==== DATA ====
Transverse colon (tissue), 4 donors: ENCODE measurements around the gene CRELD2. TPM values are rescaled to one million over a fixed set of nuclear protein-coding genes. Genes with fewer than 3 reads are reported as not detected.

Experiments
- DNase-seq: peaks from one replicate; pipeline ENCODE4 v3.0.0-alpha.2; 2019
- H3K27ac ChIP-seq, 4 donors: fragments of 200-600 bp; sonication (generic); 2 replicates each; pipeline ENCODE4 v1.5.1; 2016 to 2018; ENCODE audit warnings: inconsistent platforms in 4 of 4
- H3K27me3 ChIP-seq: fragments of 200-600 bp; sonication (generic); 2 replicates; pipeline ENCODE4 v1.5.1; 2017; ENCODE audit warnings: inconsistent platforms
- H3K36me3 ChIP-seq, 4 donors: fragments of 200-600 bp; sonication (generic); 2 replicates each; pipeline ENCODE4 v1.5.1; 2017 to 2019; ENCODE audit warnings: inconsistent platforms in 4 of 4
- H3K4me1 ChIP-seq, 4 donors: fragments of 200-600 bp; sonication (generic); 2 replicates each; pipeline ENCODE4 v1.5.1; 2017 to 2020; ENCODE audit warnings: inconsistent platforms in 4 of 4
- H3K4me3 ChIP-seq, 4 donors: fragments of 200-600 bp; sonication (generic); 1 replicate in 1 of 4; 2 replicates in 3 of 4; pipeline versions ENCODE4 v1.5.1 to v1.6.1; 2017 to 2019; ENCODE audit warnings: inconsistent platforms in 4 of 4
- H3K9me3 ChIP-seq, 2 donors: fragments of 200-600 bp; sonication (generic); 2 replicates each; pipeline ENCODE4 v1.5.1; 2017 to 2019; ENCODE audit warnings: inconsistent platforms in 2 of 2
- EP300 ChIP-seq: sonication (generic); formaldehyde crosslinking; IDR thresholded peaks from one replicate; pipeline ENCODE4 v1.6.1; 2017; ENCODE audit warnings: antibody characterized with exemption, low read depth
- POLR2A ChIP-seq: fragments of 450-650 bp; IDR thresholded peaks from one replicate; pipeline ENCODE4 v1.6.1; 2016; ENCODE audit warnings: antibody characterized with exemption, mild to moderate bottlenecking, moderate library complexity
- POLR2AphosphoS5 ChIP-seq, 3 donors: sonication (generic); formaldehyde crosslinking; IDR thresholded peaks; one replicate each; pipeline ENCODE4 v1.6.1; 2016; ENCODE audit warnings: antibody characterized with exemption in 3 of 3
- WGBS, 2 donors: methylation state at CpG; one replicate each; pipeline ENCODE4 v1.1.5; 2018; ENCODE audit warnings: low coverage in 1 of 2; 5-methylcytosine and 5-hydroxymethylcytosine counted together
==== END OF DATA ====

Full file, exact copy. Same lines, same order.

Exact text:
Transverse colon (tissue), 4 donors: ENCODE measurements around the gene CRELD2. TPM values are rescaled to one million over a fixed set of nuclear protein-coding genes. Genes with fewer than 3 reads are reported as not detected.

Experiments
- DNase-seq: peaks from one replicate; pipeline ENCODE4 v3.0.0-alpha.2; 2019
- H3K27ac ChIP-seq, 4 donors: fragments of 200-600 bp; sonication (generic); 2 replicates each; pipeline ENCODE4 v1.5.1; 2016 to 2018; ENCODE audit warnings: inconsistent platforms in 4 of 4
- H3K27me3 ChIP-seq: fragments of 200-600 bp; sonication (generic); 2 replicates; pipeline ENCODE4 v1.5.1; 2017; ENCODE audit warnings: inconsistent platforms
- H3K36me3 ChIP-seq, 4 donors: fragments of 200-600 bp; sonication (generic); 2 replicates each; pipeline ENCODE4 v1.5.1; 2017 to 2019; ENCODE audit warnings: inconsistent platforms in 4 of 4
- H3K4me1 ChIP-seq, 4 donors: fragments of 200-600 bp; sonication (generic); 2 replicates each; pipeline ENCODE4 v1.5.1; 2017 to 2020; ENCODE audit warnings: inconsistent platforms in 4 of 4
- H3K4me3 ChIP-seq, 4 donors: fragments of 200-600 bp; sonication (generic); 1 replicate in 1 of 4; 2 replicates in 3 of 4; pipeline versions ENCODE4 v1.5.1 to v1.6.1; 2017 to 2019; ENCODE audit warnings: inconsistent platforms in 4 of 4
- H3K9me3 ChIP-seq, 2 donors: fragments of 200-600 bp; sonication (generic); 2 replicates each; pipeline ENCODE4 v1.5.1; 2017 to 2019; ENCODE audit warnings: inconsistent platforms in 2 of 2
- EP300 ChIP-seq: sonication (generic); formaldehyde crosslinking; IDR thresholded peaks from one replicate; pipeline ENCODE4 v1.6.1; 2017; ENCODE audit warnings: antibody characterized with exemption, low read depth
- POLR2A ChIP-seq: fragments of 450-650 bp; IDR thresholded peaks from one replicate; pipeline ENCODE4 v1.6.1; 2016; ENCODE audit warnings: antibody characterized with exemption, mild to moderate bottlenecking, moderate library complexity
- POLR2AphosphoS5 ChIP-seq, 3 donors: sonication (generic); formaldehyde crosslinking; IDR thresholded peaks; one replicate each; pipeline ENCODE4 v1.6.1; 2016; ENCODE audit warnings: antibody characterized with exemption in 3 of 3
- WGBS, 2 donors: methylation state at CpG; one replicate each; pipeline ENCODE4 v1.1.5; 2018; ENCODE audit warnings: low coverage in 1 of 2; 5-methylcytosine and 5-hydroxymethylcytosine counted together